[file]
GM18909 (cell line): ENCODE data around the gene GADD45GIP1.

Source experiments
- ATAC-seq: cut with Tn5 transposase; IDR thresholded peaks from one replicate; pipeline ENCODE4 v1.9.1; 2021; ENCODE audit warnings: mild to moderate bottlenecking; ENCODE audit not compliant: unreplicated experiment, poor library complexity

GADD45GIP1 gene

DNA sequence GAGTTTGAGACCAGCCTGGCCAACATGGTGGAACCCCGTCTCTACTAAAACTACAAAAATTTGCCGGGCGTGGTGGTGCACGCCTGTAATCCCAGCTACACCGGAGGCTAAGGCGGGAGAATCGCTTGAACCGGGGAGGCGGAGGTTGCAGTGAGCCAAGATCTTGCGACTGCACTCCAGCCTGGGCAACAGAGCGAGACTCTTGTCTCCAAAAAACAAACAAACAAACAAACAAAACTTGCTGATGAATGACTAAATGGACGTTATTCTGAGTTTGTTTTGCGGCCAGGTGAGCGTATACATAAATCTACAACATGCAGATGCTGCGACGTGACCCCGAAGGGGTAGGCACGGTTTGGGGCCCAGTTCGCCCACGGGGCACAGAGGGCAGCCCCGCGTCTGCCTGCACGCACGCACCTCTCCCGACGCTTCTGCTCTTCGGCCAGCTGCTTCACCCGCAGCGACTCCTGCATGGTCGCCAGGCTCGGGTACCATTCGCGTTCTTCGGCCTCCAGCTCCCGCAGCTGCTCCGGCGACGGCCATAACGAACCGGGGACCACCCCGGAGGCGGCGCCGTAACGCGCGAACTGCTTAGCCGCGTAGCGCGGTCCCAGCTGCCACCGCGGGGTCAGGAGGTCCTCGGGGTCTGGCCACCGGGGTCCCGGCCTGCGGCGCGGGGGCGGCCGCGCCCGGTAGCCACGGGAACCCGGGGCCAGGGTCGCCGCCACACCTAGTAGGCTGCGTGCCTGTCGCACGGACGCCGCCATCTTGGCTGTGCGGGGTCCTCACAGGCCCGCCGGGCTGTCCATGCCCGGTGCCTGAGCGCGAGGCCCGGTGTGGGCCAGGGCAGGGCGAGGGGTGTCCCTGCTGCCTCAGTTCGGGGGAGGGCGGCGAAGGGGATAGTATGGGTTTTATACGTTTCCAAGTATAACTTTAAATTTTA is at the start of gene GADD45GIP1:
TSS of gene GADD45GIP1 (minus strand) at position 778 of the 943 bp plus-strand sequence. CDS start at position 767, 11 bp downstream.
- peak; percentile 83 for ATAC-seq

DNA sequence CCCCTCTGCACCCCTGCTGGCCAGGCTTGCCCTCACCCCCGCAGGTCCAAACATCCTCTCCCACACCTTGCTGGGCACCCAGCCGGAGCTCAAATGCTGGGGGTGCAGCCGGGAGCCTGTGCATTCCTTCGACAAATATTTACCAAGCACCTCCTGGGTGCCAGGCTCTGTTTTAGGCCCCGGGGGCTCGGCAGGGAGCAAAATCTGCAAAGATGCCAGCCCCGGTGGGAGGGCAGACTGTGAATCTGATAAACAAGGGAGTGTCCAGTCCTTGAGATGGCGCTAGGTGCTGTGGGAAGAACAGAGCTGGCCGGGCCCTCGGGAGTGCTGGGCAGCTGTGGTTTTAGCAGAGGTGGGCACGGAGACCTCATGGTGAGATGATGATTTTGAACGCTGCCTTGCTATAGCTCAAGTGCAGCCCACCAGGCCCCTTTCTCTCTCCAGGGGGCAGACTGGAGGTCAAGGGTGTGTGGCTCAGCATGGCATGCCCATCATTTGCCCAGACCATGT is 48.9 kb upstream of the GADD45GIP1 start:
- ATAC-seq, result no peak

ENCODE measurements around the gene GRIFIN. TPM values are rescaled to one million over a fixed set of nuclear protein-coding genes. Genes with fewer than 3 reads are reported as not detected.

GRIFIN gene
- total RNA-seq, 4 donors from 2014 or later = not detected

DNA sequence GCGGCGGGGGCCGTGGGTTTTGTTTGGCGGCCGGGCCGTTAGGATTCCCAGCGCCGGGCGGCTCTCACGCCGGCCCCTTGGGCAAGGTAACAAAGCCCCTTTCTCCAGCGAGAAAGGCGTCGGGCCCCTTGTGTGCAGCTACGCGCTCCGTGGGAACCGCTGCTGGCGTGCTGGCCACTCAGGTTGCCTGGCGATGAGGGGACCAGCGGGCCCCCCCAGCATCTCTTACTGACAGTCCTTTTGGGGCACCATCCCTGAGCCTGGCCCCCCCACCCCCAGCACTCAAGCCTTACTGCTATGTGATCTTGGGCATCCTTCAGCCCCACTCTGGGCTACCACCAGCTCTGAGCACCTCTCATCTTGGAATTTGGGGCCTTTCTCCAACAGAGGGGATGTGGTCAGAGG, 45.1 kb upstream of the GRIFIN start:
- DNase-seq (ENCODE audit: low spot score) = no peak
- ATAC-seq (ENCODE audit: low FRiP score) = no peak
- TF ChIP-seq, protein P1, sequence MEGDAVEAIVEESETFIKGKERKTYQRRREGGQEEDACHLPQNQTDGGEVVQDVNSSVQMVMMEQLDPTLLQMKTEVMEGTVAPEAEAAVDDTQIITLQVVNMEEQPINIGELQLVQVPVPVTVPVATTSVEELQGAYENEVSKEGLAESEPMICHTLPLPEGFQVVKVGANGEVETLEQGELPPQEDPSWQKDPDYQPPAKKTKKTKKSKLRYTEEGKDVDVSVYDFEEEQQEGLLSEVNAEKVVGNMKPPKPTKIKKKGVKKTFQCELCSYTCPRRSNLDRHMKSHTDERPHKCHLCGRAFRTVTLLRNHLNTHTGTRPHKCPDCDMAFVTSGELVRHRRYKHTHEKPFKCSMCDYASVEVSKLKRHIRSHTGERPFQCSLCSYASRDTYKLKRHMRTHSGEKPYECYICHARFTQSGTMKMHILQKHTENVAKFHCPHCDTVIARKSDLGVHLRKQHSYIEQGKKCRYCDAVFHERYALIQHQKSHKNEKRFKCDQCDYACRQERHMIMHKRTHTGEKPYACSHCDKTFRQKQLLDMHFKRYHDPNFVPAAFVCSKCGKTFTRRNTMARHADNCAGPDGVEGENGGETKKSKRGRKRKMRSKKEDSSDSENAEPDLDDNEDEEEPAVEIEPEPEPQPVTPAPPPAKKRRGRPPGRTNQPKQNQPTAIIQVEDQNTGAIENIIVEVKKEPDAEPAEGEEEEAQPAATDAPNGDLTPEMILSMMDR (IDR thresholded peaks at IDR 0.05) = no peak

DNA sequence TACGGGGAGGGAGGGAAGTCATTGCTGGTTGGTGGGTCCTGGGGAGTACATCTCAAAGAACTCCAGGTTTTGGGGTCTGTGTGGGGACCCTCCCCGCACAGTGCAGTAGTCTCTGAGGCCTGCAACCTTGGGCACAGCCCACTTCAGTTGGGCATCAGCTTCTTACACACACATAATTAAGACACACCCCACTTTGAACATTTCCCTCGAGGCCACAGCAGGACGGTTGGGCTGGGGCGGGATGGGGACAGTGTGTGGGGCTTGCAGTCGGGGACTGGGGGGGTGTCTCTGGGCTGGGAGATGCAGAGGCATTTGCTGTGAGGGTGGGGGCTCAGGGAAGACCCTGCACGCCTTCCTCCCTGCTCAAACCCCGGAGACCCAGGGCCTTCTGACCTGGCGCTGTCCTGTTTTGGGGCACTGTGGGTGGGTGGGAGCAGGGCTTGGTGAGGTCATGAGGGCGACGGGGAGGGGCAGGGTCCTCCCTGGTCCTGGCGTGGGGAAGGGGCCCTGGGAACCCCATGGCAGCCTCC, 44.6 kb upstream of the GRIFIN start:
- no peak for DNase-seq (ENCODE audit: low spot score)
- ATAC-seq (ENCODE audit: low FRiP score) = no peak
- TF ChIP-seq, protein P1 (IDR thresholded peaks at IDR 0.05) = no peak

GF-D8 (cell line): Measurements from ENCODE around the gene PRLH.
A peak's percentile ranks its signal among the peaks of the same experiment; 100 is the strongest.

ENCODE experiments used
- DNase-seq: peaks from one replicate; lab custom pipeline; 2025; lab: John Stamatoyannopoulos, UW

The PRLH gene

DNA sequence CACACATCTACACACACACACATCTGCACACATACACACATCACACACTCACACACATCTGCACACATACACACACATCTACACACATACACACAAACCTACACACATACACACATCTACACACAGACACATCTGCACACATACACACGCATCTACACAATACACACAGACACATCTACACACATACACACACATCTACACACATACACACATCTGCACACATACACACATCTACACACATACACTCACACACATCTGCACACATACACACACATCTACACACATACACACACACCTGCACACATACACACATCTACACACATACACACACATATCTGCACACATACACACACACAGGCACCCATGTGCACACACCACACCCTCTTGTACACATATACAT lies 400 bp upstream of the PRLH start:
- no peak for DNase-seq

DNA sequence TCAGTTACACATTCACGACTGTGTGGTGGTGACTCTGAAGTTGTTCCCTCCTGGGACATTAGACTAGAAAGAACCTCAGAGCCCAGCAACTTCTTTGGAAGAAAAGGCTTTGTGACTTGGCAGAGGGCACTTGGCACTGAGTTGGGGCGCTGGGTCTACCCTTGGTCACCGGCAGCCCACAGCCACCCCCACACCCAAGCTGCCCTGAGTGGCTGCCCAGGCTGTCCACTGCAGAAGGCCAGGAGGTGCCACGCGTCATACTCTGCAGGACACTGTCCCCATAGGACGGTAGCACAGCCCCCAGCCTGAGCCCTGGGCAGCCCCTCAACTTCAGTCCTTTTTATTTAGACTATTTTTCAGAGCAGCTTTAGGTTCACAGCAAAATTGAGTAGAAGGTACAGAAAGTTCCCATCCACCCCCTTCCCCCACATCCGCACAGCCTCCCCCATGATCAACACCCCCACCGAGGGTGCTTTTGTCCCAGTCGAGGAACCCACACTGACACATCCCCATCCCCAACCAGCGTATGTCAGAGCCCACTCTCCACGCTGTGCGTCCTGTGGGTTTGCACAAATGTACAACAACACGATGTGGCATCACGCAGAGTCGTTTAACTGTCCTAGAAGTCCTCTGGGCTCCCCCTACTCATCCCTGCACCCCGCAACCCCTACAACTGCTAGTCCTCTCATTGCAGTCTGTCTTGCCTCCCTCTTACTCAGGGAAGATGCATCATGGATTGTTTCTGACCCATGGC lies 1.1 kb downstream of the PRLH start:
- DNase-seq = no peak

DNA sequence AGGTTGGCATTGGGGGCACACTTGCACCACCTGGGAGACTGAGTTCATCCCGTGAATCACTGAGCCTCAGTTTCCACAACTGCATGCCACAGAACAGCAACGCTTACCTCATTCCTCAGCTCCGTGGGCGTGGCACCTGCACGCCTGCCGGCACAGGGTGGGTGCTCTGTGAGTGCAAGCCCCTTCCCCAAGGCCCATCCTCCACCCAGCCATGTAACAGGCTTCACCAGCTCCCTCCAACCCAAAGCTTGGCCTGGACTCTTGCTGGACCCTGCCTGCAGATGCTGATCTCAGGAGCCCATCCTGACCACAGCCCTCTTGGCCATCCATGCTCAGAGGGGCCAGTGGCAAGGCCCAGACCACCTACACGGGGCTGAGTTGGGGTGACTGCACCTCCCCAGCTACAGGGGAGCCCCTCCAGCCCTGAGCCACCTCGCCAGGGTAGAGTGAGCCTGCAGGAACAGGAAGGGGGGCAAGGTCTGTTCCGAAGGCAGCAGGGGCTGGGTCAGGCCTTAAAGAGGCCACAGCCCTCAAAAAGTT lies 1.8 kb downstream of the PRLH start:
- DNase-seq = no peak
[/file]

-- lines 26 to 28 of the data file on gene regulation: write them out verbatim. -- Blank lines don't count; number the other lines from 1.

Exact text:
DNA sequence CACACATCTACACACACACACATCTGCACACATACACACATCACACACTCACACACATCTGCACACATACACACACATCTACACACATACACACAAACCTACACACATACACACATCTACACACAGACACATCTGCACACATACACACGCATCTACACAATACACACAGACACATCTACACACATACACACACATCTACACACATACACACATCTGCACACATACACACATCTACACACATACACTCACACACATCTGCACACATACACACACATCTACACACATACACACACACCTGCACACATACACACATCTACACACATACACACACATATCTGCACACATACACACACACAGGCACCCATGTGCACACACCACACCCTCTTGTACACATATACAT lies 400 bp upstream of the PRLH start:
- no peak for DNase-seq

DNA sequence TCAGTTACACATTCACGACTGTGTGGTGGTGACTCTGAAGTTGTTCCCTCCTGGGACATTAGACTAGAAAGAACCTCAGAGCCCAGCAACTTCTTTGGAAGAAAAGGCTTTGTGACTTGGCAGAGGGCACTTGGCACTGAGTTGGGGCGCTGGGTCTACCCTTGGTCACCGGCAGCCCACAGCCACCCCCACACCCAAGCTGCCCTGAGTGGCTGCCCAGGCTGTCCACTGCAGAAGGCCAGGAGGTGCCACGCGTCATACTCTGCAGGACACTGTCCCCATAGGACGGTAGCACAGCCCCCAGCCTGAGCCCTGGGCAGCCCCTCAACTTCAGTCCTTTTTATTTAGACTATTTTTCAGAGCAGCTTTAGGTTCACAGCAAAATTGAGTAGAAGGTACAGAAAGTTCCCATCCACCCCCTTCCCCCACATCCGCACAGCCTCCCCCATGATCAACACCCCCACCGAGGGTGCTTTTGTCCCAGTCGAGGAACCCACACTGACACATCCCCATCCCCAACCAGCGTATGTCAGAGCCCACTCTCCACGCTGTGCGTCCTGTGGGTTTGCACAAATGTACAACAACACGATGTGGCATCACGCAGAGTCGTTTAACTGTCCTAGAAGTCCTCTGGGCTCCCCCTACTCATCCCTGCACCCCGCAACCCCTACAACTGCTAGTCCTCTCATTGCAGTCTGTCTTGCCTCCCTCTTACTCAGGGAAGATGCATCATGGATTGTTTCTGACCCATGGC lies 1.1 kb downstream of the PRLH start: